Tuesday, March 23, 2010

Waiting for Mashiach II

I. Three Views

Do we have to believe that Mashiach can come any time? There are three positions that I have seen about this, that we must believe that:

  1. Mashiach will come today
  2. Mashiach can come today
  3. Mashiach cannot come on all days but he will come
The first view appears in the name of R. Yitzchak Ze'ev Soloveitchik, the Brisker Rav, in Likkutei Ha-Griz (vol. 2, p. 81, quoted by R. Yehuda Henkin in Bnei Banim, vol. 3 essay 3). It seems to mean that every morning we have to wake up and believe that today is the day that Mashiach will come.

The second view is what I have seen elsewhere in the name of the Brisker Rav. It means that every morning we have to wake up and think that today might be the day that Mashiach comes. Indeed, it seems to be the simple meaning of the paraphrase of Rambam's 12th fundamental principle in the "Ani Ma'amin" (printed in most prayerbooks): "And though he may delay, I wait daily for his coming" (translation from the Koren Sacks Siddur, p. 204). "Wait daily for his coming" seems to mean that he can come on any day.

II. Not Every Day

The third view is that of R. Yehuda Henkin (ibid., also in the name of his illustrious grandfather, R. Yosef Eliyahu Henkin; see this post: link). R. Henkin marshal impressive sources to make his point. For example, the Gemara (Eruvin 43a-b) discusses someone who vows to be a nazir beginning on the day that Mashiach comes. Must he refrain from the activities prohibited to a nazir (e.g. drinking wine) immediately, in case Mashiach comes today? The Gemara rules that he may drink on Shabbos and holidays but not during the week -- because Eliyahu, who will precede Mashiach, will not disrupt our preparations for Shabbos and holidays by coming on the prior day. It seems clear from this Gemara that there are some days -- namely Shabbos and holidays -- on which Mashiach cannot come.

Similarly, the Gemara (Rosh Hashanah 10b-11a) contains a debate between R. Eliezer and R. Yehoshua over whether the ultimate redemption will happen in the month of Tishrei or the month of Nissan. Clearly, according to either sage, there are 11 months in the year during which Mashiach will not come. And there are other similar passages in the Talmud that limit the days on which Mashiach can come. This all seems to prove R. Henkin's point.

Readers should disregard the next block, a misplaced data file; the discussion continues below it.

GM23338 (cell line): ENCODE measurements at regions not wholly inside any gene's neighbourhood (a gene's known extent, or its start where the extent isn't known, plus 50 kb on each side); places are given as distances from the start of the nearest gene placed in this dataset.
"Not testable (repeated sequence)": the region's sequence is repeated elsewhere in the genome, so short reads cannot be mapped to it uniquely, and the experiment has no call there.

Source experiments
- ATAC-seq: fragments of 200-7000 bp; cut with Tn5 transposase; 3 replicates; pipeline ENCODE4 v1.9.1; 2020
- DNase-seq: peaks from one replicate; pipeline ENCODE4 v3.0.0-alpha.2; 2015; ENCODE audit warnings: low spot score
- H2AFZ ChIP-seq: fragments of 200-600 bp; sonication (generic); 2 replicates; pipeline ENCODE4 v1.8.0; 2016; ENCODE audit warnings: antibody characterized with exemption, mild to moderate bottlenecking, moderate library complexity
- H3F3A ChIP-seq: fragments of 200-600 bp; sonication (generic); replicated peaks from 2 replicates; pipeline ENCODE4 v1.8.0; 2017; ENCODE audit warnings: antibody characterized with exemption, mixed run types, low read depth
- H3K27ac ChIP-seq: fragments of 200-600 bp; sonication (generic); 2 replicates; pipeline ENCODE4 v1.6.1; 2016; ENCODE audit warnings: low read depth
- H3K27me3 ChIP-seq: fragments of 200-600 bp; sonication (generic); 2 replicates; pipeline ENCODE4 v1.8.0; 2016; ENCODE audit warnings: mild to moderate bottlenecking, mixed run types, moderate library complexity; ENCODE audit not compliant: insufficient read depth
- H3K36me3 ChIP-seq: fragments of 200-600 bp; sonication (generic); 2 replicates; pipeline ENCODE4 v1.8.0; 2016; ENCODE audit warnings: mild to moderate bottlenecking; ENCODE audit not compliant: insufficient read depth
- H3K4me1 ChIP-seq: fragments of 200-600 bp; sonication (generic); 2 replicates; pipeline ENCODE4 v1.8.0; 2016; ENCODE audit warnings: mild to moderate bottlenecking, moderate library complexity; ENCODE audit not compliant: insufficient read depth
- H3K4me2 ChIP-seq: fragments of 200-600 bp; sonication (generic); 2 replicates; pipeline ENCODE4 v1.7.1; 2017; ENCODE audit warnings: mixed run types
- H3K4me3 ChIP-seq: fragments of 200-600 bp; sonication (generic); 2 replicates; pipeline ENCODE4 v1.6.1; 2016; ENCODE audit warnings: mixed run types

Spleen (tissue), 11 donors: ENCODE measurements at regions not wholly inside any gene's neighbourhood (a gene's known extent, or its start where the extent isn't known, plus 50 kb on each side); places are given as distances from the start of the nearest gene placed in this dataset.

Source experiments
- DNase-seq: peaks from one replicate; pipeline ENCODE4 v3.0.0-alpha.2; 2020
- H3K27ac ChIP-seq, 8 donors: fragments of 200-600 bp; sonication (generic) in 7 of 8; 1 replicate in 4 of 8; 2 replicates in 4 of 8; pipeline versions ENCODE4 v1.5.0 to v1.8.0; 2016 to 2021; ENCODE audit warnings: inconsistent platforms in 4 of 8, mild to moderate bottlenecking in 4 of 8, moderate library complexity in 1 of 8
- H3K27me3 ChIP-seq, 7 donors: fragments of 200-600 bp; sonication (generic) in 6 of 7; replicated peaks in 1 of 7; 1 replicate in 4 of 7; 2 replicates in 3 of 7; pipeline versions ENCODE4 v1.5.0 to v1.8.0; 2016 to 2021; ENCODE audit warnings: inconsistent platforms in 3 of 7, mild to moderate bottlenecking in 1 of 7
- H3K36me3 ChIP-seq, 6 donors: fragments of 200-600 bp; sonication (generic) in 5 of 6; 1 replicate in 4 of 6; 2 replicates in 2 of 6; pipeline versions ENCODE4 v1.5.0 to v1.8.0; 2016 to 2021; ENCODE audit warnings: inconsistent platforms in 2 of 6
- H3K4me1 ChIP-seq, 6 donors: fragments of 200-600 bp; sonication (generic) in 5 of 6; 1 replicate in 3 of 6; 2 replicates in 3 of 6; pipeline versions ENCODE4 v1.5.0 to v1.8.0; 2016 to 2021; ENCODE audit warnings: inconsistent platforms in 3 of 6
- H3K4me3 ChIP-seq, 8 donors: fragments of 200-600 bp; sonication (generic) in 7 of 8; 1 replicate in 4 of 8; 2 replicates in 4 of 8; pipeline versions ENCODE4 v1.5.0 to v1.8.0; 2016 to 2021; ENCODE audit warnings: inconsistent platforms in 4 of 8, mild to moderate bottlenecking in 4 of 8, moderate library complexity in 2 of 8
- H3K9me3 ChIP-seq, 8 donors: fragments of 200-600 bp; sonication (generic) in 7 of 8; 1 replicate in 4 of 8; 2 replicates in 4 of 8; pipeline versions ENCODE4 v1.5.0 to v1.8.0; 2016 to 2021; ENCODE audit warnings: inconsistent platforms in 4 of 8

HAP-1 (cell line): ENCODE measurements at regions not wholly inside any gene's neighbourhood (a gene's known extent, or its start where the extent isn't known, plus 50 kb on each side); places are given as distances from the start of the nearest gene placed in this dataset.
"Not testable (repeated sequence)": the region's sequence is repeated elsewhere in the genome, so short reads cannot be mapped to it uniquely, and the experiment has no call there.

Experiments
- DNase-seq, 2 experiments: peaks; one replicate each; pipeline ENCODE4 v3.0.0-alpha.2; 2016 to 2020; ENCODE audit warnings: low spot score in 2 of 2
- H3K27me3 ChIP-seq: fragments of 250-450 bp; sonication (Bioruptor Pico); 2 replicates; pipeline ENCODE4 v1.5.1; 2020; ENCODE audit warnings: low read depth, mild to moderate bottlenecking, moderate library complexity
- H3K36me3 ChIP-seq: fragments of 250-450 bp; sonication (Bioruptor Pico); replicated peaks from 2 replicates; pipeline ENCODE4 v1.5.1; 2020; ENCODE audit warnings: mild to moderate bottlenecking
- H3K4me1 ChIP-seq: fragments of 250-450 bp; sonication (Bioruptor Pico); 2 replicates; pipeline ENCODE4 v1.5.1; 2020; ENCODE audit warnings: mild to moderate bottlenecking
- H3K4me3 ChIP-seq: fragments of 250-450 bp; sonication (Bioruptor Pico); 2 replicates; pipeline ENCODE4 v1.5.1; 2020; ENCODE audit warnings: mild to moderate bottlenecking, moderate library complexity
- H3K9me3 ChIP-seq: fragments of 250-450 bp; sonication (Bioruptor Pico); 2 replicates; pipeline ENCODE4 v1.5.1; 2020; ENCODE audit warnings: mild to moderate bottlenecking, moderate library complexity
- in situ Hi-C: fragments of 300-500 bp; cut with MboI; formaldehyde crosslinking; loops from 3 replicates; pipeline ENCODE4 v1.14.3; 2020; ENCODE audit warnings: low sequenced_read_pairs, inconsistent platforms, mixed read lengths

III. Defending the Any Day View

I recently saw a defense of the second view by R. Moshe Mordechai Shulzinger in various places in his Mishmar Ha-Levi (collected in the book Ma'ayanos Ha-Emunah [Bnei Brak, 3rd ed. 2007], pp. 517-535). R. Shulzinger points to an explanation of the Gemara in Eruvin that explains how the Brisker Rav must have understood the texts cited by R. Henkin. R. Yonasan Eybeshutz, in his commentary to Shulchan Arukh, Yoreh De'ah (Kereisi U-Fleisi, end of ch. 108), explains that there are two ways for Mashiach to come -- 1) at the appointed time, 2) at an earlier time if we deserve it. In the latter scenario, Mashiach can come immediately, without prior announcement by Eliyahu. However, this is an extremely unlikely occurrence, as opposed to the former way, which is an historical eventuality. Therefore, regarding a nazir, the Gemara is only concerned with the historically certain event of Eliyahu coming and then Mashiach, and not the remote possibility of an immediate messianic appearance.

This can also explain all of the other Talmudic passages. The appointed time is a subject of debate -- it might be in Tishrei or in Nissan. There are certain days -- such as Shabbos and holidays -- that cannot be the appointed time. However, the unannounced time, when we deserve and immediate redemption, can happen on any day. Therefore, says R. Shulzinger in explanation of the Brisker Rav's view, we are obligated to believe that maybe we will somehow, based on a calculus that we might not understand, deserve Mashiach today. Or maybe it is the appointed time. Either way, somehow there is a possibility that today is the day.

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